Harry Potter and the Deathly Hallows Part 2, the Non Spoiler Edition

Or: You wanted to know about this new D-Box thingamajig and/or how the movie plays in 3-D and I've got the information to share.

It hasn't been mentioned on the blog much (or possibly not at all), but I have a substantial blind spot in my left eye, thanks to strabismus. There's nothing wrong with the eye mechanically, but it turns slightly to the left and as an infant, the brain couldn't reconcile the two different ocular images-so that one is ignored in processing.

Thing is, I've never really had a problem with it, except for having poorer than average depth perception (which is why I suck at baseball, tennis, football and anything where a ball is in the air) and an inability to effectively watch 3-D movies. A few years ago, Disney opened Mickey's Philharmagic at Walt Disney World and I went in, not expecting to enjoy it. Suprisingly, it all worked for me, a first in my life.

So, when the only ticket options for the local theatre's midnight showing were in the 3D theatres, I bought them. Then there was this thing called D-Box, that made these tickets more expensive than any others in the theatre. I had no idea what it was, but they were reserved seats, always a plus at a premiere.

Tickets in hand (or rather, email inbox), I searched out D-Box and found their website. I wondered if this was a rehash of sensurround, which was this novelty that Irwin Allen added to all those movies (Earthquake!, Towering Inferno and others that I was too young to see) to enhance the experience.

According to their website, and the video on it, there's a box that will basically shake, rattle and roll your seat. There was a worrisome disclaimer, which stated that people with head and neck issues should not use these seats. Crappity crap crap, says I. A trip to pick up my tickets on Thursday after work found a helpful ticket taker who told me that the controls could be modified up or down from the default middle setting, or even turned off. HP was the first movie with these seats, and the employees got a demo with another movie last week.

So, a new technology and a format that hasn't been successful for me in the past, was I going to be disappointed or frustrated with this movie experience?

Absolutely, unequivocally NOT.

It was freaking AWESOME!

The seats accentuated the movie. If the characters were flying, the seat had a sense of motion to it. As scenes opened and panned down into the action, the seat tilted forward ever so slightly. As spells were cast, the seats were 'zapped.' There was plenty of activity from the seats, but none of it really stood out from the action, which tells me it was the just the right use of a new medium. Both Ed and I played it cautious with the seats for the first ten minutes or so to find out how much they did, then we both bumped them to the highest setting.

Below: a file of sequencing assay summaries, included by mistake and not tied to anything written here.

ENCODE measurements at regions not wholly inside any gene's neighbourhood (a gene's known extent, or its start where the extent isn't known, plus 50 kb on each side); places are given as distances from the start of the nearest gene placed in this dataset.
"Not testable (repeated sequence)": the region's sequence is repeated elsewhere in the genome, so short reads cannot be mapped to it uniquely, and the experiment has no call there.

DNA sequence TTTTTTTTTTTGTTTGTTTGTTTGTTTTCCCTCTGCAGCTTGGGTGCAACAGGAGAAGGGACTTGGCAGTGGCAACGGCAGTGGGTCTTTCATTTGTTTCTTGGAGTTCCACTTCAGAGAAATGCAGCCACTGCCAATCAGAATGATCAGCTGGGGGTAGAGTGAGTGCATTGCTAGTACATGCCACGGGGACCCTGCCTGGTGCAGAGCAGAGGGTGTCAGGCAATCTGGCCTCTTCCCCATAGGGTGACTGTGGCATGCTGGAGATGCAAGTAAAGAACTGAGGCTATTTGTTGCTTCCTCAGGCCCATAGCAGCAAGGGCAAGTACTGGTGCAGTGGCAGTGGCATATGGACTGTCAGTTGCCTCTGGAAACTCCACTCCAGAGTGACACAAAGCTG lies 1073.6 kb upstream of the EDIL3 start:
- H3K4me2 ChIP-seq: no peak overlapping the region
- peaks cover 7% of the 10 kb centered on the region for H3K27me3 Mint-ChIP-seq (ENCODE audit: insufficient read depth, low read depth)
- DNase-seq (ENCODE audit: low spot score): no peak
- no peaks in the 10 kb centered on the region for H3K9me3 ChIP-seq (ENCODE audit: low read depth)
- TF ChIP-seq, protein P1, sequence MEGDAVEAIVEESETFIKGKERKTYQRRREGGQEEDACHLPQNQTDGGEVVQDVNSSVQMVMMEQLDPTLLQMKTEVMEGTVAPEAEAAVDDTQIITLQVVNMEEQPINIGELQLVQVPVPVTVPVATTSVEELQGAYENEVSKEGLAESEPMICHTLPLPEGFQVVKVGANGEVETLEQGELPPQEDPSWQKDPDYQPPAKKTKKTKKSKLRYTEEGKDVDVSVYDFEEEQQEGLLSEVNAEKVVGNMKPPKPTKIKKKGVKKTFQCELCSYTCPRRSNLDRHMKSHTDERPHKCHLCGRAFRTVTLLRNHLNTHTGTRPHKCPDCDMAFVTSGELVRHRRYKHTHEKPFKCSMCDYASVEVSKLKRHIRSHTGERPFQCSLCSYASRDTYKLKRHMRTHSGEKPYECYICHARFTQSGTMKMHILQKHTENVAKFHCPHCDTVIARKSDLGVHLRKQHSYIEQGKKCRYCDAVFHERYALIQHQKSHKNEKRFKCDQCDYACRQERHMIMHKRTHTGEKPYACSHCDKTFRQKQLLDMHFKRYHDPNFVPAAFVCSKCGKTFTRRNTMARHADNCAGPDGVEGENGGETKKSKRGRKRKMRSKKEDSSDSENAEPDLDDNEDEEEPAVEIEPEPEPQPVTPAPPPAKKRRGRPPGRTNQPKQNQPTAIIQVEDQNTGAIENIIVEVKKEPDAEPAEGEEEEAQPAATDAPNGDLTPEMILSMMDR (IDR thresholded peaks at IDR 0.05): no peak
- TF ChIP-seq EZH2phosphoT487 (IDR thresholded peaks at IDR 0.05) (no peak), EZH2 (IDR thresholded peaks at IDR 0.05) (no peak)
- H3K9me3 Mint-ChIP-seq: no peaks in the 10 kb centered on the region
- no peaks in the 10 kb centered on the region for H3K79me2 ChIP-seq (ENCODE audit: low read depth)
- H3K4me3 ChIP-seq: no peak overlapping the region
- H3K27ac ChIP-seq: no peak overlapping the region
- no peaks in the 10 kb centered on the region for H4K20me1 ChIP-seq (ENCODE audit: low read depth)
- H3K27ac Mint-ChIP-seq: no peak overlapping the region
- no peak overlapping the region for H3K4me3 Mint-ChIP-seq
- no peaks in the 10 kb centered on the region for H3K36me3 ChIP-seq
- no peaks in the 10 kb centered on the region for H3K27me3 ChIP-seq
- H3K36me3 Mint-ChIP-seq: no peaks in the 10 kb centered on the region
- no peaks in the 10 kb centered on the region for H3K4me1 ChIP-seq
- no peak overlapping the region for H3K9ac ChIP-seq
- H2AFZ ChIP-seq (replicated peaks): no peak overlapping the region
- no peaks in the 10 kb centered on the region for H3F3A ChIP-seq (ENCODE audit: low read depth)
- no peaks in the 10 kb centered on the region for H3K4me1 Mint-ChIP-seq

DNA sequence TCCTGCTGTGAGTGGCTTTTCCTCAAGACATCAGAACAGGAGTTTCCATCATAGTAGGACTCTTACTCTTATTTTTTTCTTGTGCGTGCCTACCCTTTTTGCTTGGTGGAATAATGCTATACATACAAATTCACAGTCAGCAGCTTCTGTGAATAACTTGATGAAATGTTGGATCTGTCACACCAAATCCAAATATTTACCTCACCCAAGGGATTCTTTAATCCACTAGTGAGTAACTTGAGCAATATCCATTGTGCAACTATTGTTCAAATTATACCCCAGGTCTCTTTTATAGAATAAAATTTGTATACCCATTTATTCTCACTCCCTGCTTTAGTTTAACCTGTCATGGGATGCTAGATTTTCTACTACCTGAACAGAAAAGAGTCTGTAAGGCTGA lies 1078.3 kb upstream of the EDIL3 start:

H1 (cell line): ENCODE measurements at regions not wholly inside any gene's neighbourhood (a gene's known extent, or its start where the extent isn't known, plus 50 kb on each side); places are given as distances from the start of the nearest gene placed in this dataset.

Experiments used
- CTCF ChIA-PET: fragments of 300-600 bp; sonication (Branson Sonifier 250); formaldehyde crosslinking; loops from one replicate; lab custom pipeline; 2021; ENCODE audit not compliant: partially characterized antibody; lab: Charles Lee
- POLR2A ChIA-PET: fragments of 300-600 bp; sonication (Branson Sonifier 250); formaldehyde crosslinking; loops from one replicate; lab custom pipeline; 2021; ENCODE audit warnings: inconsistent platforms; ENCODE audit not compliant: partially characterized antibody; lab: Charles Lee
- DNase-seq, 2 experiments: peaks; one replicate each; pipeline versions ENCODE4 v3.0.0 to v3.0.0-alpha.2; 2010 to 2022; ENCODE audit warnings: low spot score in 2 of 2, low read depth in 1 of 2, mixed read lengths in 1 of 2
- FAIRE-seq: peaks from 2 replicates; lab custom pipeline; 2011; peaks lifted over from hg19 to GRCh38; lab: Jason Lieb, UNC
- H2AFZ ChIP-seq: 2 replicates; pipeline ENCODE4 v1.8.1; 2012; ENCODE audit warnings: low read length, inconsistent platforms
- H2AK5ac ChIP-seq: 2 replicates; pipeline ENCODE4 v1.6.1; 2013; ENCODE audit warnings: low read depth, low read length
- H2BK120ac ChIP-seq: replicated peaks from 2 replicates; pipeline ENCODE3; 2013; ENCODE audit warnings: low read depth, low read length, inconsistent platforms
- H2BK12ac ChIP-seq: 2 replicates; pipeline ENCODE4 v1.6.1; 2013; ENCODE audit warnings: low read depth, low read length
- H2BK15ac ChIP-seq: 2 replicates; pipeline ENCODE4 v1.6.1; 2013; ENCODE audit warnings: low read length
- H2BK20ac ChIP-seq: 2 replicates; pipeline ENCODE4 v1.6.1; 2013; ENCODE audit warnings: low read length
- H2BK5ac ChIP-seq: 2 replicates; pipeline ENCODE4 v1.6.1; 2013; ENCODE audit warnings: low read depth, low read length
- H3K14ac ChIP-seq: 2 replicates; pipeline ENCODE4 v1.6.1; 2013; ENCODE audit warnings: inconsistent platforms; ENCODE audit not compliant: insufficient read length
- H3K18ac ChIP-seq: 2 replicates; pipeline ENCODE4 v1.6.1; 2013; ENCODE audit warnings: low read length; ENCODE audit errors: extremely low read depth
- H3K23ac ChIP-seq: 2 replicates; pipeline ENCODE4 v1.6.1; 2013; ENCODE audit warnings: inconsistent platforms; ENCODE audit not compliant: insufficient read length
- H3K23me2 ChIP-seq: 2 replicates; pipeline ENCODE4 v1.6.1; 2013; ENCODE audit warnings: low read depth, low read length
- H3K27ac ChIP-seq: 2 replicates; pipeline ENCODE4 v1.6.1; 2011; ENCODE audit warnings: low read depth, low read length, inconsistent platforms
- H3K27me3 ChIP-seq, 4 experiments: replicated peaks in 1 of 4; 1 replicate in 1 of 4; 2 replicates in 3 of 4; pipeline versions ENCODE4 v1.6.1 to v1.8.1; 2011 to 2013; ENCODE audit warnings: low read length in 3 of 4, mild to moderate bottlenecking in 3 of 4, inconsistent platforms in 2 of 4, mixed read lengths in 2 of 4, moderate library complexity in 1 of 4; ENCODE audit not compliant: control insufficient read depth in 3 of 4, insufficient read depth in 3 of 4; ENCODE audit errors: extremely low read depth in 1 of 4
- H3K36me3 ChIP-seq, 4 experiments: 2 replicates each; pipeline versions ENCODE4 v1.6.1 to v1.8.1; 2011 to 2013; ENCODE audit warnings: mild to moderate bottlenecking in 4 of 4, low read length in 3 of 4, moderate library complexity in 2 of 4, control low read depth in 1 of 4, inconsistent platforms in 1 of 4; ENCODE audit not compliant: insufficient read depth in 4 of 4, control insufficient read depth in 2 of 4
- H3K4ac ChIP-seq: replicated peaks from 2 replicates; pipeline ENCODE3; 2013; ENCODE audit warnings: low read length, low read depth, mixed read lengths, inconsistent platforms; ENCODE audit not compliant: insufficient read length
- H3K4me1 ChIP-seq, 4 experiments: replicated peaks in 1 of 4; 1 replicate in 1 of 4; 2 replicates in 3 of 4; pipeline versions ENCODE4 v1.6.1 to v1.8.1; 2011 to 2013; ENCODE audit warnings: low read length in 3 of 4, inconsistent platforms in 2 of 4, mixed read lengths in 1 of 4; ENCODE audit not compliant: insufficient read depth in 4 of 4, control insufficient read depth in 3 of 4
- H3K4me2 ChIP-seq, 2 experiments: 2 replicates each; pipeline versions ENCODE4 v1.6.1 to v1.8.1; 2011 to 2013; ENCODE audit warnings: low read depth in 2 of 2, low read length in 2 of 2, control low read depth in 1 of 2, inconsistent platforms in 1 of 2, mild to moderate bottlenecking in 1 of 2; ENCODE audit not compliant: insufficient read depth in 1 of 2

If you are considering the D-Box seating, the added expense does bring something to the table. There is hardly anything out there from the viewer perspective to tell you one way or the other these seats. From two people with physical concerns, it was far less jarring that the gentlest roller coaster ride.

Know this: prior to your movie, the seat will run through calibrations to set itself to your size, which means it will bottom out, then the hydraullics will 'reset' you to where you were. As a result, our viewing of the movie was delayed by about 10 minutes because it seems that all seats have to calibrate before they start, and a few of the viewers had left, then returned from the concession stands about 2 minutes before the movie's scheduled start. Let it run through the paces.

The seats are separated from each other and have cup holders. I actually hung my purse off the one cup holder. If you like to cuddle up to your date at a movie, these seats are not for you.

Now, for the 3D. This movie was definitely not filmed specifically for the 3D format, meaning you will not have hands in your face throughout the movie or stuff like that. Instead, it gave depth to the action. (Yes, I could tell depth, so that tells you that it was effective) There were a couple of times where it was obvious, but not in a 'look, we filmed this in 3D' way. In the scenes at Shell Cottage, there's a wind chime, and it seemed to be closer to us than the rest of the items in the room.

Overall, the entire package of D-Box and 3D was enjoyed by all four of us, and we'd do it again for a blockbuster movie, but not for the everyday release. Since this was the last movie in the Harry franchise, I felt the expense was worth it.

Now, for the movie itself, without spoiling for others. It is near impossible to shoehorn 400+ pages into a two hour movie without leaving out important plot elements. That said, what was presented is cohesive. Some modifications from the book were made (and they've been show in the numerous commercials), but they worked with the rest of the film.

There are moments of levity, where the entire theatre was laughing heartily. There are sad moments where even the toughest guys could be heard sniffling (bring tissues). There are scenes where you will cheer and applaud (Momma Weasley's line, for instance). And there is a scene that condenses a major theme in the book into something very poignant.

We walked out with Chef saying that this was the best movie he has EVER seen. While time will tell, as far as I am concerned, it was an ending that did the series justice. As someone who typically finds book adaptations lacking, for me to walk out as pleased with the job they did with this beloved book tells me that the director definitely was sensitive to the faithful readers of all of JK Rowling's books.

Mischief Managed, indeed.


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